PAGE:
32. 38. The end. posted by Matt on Jun 1, 2006, 3:05 PM   Today it ends. When the bell rang at 11:28 am, the students walked out the door for the last time this academic year. Tonight is graduation. Tomorrow is a work-day. Done. And my friends, what a ride it has been. Ask me how it was. My response: I have no clue- I'll let you know in a week or two. Regardless, from a deep place inside, thank you all. It was very reassuring to know that you were available to run to when my world was collapsing. Your input has been internalized and has shaped my approaches this year. As I look forward to reflecting this summer, know that your input and our conversations will be one of my primary sources for material. Again, my sincerest thanks. Matt 2nd year teacher.
    33. 39. Del.icio.us http://del.icio.us/abpcjohn
    34. 40. Tech Enhanced Learning http:// techenhancedlearning.wikispaces.com / 21st Century Teaching and Learning http:// abpc.wikispaces.com /
    35. 41. Wikis Tech Enhanced Learning http://techenhancedlearning.wikispaces.com/ 21 st Century Teaching and Learning http://abpc.wikispaces.com/ PLP Consortium https://consortium.wikispaces.com/ 21 st Century Collaborative Wiki http://21stcenturylearning.wikispaces.com Look at What We Can Build When We Work Together!
    36. 42. Blogs and RSS My Blog http://21stcenturylearning.typepad.com RSS http://www.bloglines.com/public/snbeach Blogging Community http://supportblogging.com/Links+to+School+Bloggers
    37. 44. Two all day workshops that build capacity, community and develop 21 st Century skills. Workshops Live meetings where teams meet, listen and then reflect in small groups. Elluminate Where we deepen understanding, network, share resources and grow as a community of practice. VLC Professional Learning Teams Job embedded teams who meet f2f and work towards scale and alignment of 21 st C skills with school improvement goals Powerful Learning Practice Delivery Model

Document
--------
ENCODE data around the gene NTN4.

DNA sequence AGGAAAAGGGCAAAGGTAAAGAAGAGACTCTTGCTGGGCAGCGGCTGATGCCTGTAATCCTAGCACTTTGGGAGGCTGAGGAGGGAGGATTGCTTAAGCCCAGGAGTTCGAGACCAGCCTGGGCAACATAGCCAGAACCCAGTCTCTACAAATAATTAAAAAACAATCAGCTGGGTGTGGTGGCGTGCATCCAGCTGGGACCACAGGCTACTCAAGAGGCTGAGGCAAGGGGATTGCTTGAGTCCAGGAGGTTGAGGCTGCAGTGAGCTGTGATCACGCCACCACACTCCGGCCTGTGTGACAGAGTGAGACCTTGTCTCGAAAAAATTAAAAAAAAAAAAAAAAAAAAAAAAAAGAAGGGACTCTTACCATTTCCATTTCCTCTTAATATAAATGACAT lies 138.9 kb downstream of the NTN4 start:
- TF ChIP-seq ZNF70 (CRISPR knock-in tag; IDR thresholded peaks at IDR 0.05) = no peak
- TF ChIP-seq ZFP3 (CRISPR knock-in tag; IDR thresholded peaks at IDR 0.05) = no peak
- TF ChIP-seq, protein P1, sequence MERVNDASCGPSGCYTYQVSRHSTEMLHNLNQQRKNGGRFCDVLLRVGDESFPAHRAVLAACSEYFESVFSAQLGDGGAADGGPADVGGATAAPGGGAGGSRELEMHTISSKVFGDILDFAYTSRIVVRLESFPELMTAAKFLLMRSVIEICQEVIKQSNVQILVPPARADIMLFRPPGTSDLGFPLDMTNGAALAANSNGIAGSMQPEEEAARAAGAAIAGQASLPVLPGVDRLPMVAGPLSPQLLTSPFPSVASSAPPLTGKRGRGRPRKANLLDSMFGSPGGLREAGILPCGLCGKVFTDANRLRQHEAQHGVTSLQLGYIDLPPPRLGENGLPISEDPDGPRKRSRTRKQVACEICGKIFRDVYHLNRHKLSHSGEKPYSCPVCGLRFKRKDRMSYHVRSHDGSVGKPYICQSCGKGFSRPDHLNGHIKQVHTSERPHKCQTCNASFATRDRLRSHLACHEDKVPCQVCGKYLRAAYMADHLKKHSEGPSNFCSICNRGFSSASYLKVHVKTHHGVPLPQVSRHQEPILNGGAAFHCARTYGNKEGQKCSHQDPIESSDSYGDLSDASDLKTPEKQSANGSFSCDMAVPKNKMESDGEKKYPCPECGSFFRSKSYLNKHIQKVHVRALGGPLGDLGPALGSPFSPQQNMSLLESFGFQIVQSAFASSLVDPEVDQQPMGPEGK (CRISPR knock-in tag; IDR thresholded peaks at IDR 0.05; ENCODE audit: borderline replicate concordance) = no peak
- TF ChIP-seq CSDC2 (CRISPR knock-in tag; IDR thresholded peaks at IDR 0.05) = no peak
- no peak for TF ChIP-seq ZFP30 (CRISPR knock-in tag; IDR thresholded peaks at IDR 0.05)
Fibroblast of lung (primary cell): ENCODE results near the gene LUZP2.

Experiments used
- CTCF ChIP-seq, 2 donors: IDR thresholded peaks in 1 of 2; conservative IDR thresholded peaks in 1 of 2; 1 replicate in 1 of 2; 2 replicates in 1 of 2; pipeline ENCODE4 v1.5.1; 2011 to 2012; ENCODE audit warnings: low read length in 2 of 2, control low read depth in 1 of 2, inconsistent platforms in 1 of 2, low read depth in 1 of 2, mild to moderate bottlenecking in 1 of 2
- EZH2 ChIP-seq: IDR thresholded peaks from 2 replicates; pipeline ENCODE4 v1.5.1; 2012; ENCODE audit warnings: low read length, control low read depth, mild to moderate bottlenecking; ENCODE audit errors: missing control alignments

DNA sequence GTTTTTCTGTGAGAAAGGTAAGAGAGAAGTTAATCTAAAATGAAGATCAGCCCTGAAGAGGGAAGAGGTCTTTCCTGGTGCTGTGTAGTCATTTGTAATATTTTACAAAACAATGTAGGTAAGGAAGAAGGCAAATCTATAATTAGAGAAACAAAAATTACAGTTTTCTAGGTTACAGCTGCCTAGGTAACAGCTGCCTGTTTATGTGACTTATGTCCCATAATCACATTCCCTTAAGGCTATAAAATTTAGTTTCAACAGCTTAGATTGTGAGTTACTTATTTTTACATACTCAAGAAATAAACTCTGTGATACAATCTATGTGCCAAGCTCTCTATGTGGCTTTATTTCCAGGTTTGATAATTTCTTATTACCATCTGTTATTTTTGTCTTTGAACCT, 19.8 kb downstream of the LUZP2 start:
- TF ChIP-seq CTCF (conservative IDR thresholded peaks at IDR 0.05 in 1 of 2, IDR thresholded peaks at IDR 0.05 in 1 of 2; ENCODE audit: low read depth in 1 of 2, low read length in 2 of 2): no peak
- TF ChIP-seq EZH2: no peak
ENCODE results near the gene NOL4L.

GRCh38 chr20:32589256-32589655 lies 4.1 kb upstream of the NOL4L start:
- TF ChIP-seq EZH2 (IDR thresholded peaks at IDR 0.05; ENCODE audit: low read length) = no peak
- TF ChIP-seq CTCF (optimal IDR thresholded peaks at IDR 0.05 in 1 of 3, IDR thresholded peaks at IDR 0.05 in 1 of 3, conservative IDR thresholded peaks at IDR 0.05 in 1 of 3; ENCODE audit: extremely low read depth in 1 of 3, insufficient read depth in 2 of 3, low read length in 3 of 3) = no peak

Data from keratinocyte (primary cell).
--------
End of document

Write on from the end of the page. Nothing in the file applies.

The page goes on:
38. 45. Our basic experimental design is this… • Seek out schools willing to invest some time in exploring the challenge of 21st Century Learning. • Ask the schools to identify small teams of educators who are ready for this exploration. • With the support of the PLP Fellows, begin that exploration together. • … with the eventual goal of &quot;scaling up&quot; the exploration in each participating school.
    39. 46. <ul><li>20 schools (teams of 5) </li></ul><ul><li>Each team has a leader </li></ul><ul><li>10 Fellows to support the work </li></ul><ul><li>2 f2f meetings </li></ul><ul><li>4 live curriculum sessions </li></ul><ul><li>Ongoing collaboration in VLC </li></ul><ul><li>Ongoing evaluation </li></ul><ul><li>Development of 3 year plans </li></ul>The Plan
    40. 47. Getting the RIGHT people on the bus and the WRONG people off. Jim Collins, “Good to Great”
    41. 48. <ul><li>Collaborative Tools </li></ul><ul><li>Wikispaces </li></ul><ul><li>Del.icio.us </li></ul><ul><li>Elluminate </li></ul><ul><li>NING </li></ul>
    42. 49. <ul><li>TEAM PROJECTS </li></ul><ul><li>Your team will work in PLCs with two main goals. 1) To develop a creative plan to share what you have learned over the past few years with the rest of your school or district 2) To help students, led by your student team members, to develop a 21st Century curriculum project that is constructivist in nature. </li></ul>
    43. 50. Knowledge: An understanding of the transformative potential of Web 2.0 tools in a global perspective and context, and how those potentials can be realized in schools. Pedagogy: An understanding of the shifting learning literacies that the 21 Century demands and how those literacies inform teacher practice . Planned Outcomes
    44. 51. Connections : The development of sustained professional learning networks for team members to begin experimenting and sharing with other team members and online colleagues from around the world. Sustainability : The creation of long term plans to move the vision forward in participating districts at the end of the program. Capacity: An increase in the abilities and resources of individuals, teams and the community to manage change. Planned Outcomes
    45. 52. Questions or Comments? What concerns, questions, reactions do you have about the shift? Why is it hard for educators to unlearn and relearn- try new things?